The party that has the most to gain is the journal, Food and Chemical Toxicology. When publishing papers, the authors and the journals enter into a reciprocal relationship. The journals and the authors confer credibility and prestige upon each other. In this case, Séralini took the credibility and prestige that the FCT conferred upon him. He returned the favor by bringing down heaps of scorn and recrimination upon the journal. It’s hard not to imagine that the quantity and quality of submissions suffered. It’s hard not to imagine that the journal felt it needed to do something to rectify the situation.

I agree with critics that the retraction was political. I disagree that it was meant to harm Séralini’s reputation. He had managed that quite well all by himself. The politics behind the retraction almost certainly had to do with salvaging the journal’s reputation. Absent Séralini withdrawing the paper, it’s hard to blame them.

The quality of Séralini’s work aside, the process by which his paper was retracted reeks of industry pressure.

This is absolutely wrong. Questions about the motivation of Séralini’s critics are only valid if their criticisms are invalid.

This is what is infuriating about Fugh-Berman and Sherman’s piece. They state that the quality of the Séralini’s work is beside the point. This is wrong. They seem to think that the Séralini Affair is a he said/she said affair; as if it were impossible for bystanders to assess whose position is stronger. It isn’t. Anyone with an 8th grade science education can understand the issues with the paper. Unless they are trying not to. The insinuation that the motivations of those who slammed the study could be explained by conflicts of interest is beside the point. It is beside the point because Séralini’s work was clearly substandard.

It’s valid to be aware of conflicts of interest. It is a reason for heightened scrutiny. However, those potential conflicts only become salient when presented with questions which can’t be explained otherwise. We ask first order questions. Is the evidence and analysis consistent with basic principles of how we understand the world? Is the analysis solid? Do results seem consistent with common experience?

If those first order questions haven’t raised any flags, there is no point in asking a second order question about conflicts of interest. If the criticisms of the Séralini paper were unsound, then you should ask, What is driving this? There are cases that call for following the money. This wasn’t one of them. You don’t need to follow the money to understand criticism of poor quality science.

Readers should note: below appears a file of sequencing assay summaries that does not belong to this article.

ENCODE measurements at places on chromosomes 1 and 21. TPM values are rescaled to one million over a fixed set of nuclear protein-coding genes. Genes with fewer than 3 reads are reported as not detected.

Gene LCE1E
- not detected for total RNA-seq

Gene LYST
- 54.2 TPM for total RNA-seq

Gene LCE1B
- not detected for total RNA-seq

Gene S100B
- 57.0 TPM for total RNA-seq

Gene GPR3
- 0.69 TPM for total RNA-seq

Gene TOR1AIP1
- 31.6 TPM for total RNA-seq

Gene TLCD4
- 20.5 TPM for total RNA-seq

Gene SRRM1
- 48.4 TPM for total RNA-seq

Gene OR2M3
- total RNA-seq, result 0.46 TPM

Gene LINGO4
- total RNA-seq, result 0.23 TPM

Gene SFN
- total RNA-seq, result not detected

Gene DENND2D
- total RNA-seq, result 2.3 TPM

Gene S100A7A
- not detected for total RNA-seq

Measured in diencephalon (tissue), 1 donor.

When you start hollering ‘Conflict of Interest’ before evaluating the evidence and analysis, it becomes a ‘Get of Jail Free Card’. It becomes an excuse for discounting inconvenient evidence. Asking about conflicts of interest should be safeguard against getting snookered. Instead, it becomes a way to justify motivated reasoning. Awareness of conflict of interest should be a tool for explaining weak evidence and poor analysis. Instead it becomes an excuse for dismissing strong evidence and sound analysis. It leaves you lost in a hall of mirrors, surrounded by industry funded research, revolving door regulators, and defending bad research that confirms your biases. It leaves you lost in a fever swamp of paranoia without firm footing.

Examining the soundness of the evidence and the strength of the analysis must come first. Then you can decide whether questions of funding and loyalties are relevant. This is how you maintain a firm footing and hew to solid ground. This is how you can use awareness of conflicts of interest to avoid motivated reasoning. Otherwise you are only fueling the fire of your own biases. Fugh-Berman and Sherman level charges of conflict of interest while dismissing the questions about the quality of Séralini’s work. This is upside down and backwards. They should know better.

Adriane Fugh-Berman and Thomas G. Sherman | Bioethic Forum | The Hastings Center | 10 January 2014

Barbara Casassus | Nature | 28 November 2013

Deborah Blum | Tracker | Knight Science Journalism at MIT | 22 September 2012

Skeptico | 18 June 2013

Terry Daynard | Terry Daynard’s Blog | 14 January 2014

Science Media Centre | 19 September 2012